You can't beat a system you can't understand
However, this year was an exception. Apparently, not a riot was reported anywhere in the world. I don't believe I read about so much as even a mildly violent incident. A few Italians danced on their cars while enjoying a little vino, but who can fault them for that? Their team just won the World Cup. As I understand it, that's quite a feat in sporting circles. I can't help but wonder what happened to make this year so special?
Sports and fan violence have quite a history. The media perceives large sporting events as nobrainers, virtual holidays as far as they are concerned. They usually don't have a need to search for worthy stories whenever a championship game of just about any kind occurs. They can depend on riots, violence, mass arrests, and good footage of general mayhem to fill television screens and frontpage headlines for at least a few days in the aftermath of the outcome. That's something I've always found baffling. Fans riot whether their team wins or loses. Why is that?
Remember when the New England Patriots won the Super Bowl back in 1994? As soon as the game was over, frenzied fans flipped cars, started fires, and one disgruntled spectator driving an SUV ran over three people because he was upset about the traffic congestion. One of his victims died. It's a good thing the Patriots won, because I'd hate to think of what could have happened if they lost. But, as I mentioned before, winning or losing doesn't seem to be the deciding factor that causes rioting and destruction of property.
According to research from Iowa State University, a student survey found that nearly onequarter of male students hoped to be an active participant in a riot during their college years. Nearly half of those surveyed expressed interest in watching a riot. If this is true, then the effects of victory or loss over a sporting event causing irrational behavior is definitely a myth. It seems that a defect in the genetic makeup of a large percentage of the male population gives them a thirst for an upclose and-personal flirtation with senseless violent behavior.
The cause of this sudden reversal of traditional phenomena seemed worth exploring, so we put our crack team of Googlamaniacs to the task and they returned with amazing results.
Apparently, a worldwide database has been compiled that lists soccer fans who were arrested for rioting and causing disturbances after games. It wasn't clear who compiled the list, but the Dutch police took advantage of the technology. This year Germany hosted the World Cup, and we can thank their police force for their high-tech recon efforts to nab soccer rioters via Short Message Service, commonly referred to as SMS. They launched a computerbased system to make sure banned fans stayed at home during the games.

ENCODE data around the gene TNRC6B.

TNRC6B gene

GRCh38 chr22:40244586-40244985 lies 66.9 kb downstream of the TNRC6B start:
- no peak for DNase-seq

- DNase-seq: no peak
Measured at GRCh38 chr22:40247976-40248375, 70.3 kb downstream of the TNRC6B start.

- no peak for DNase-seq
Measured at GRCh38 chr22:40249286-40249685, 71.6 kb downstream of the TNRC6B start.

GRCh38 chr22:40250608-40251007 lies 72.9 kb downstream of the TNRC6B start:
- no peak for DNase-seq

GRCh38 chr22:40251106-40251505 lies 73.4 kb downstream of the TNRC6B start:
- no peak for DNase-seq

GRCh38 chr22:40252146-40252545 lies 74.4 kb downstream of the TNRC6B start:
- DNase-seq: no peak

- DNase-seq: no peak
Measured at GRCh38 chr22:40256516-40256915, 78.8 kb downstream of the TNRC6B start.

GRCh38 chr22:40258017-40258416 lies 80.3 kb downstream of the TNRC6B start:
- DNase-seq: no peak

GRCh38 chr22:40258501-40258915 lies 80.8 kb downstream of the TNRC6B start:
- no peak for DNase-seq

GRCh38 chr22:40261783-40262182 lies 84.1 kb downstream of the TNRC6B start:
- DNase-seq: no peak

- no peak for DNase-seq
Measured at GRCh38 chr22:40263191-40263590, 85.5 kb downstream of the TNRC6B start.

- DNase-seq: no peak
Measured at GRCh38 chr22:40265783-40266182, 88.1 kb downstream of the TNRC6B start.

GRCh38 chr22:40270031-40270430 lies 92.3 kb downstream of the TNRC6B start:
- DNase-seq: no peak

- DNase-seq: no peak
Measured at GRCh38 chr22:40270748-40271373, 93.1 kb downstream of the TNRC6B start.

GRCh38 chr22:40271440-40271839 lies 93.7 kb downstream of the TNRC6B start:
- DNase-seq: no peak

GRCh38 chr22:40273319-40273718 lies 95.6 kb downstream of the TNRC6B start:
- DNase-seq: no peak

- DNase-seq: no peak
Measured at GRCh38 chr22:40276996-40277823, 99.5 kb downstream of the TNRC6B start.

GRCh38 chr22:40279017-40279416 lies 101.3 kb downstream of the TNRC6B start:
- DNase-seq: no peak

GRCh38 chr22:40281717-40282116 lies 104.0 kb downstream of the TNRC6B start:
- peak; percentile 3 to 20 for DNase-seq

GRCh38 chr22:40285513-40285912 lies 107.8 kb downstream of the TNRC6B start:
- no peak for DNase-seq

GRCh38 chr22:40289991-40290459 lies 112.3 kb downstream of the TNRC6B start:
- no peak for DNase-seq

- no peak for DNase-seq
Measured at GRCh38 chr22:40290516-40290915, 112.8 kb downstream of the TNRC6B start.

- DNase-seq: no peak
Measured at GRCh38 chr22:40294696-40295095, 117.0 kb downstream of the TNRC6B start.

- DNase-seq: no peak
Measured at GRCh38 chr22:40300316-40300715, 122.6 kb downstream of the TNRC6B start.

A computer with voice recognition software called a random selection of fans with stadium bans at their homes during matches. The computer identified them to make sure they were not at the games. This is not a lie. I assure you I am not imaginative enough to make this up. The calls couldn't be forwarded to cell phones, and apparently in Germany, if you've been arrested for violent behavior after a soccer match, you can be put under house arrest during matches for a specified amount of time.
I must admit that it is surprising that dedicated fans didn't come from other countries to incite disorderly behavior, because even if the Germans had a worldwide list, they couldn't call everybody and force them to stay at home. They did, however, send 17,000 text messages to the cell phones of fans that rioted at a Rotterdam soccer game and were not at home to receive the voice recognition calls. As unbelievable as it might seem, four suspects contacted the police after receiving the texts, and a fifth just turned himself in. I suppose if you're stupid enough to riot over a soccer game, then you're probably stupid enough to turn yourself in over a text message.
The point is, that the police were determined to keep violence at bay, and they succeeded, for which, we certainly congratulate them. I'm not sure if that database is available for other sporting events, but it should be.
However, the consequences of the Dutch police in their efficiency could be far reaching. Their success wiped out the opportunity for millions of dollars worth of perfectly good news. Could it be that this trend will continue, and in a few years, gratuitous violence and rioting will be events of the past? Will the media be forced to print nothing but good news? Nobody wants to read that. It could make more wars necessary. Without violence, the entire news industry could go bankrupt. Unfortunately, I don't think we have anything to worry about. As long as we have diversified religion, we'll have violence. More wars are fought in the name of God than anything else. It's part of that system that's really difficult to understand.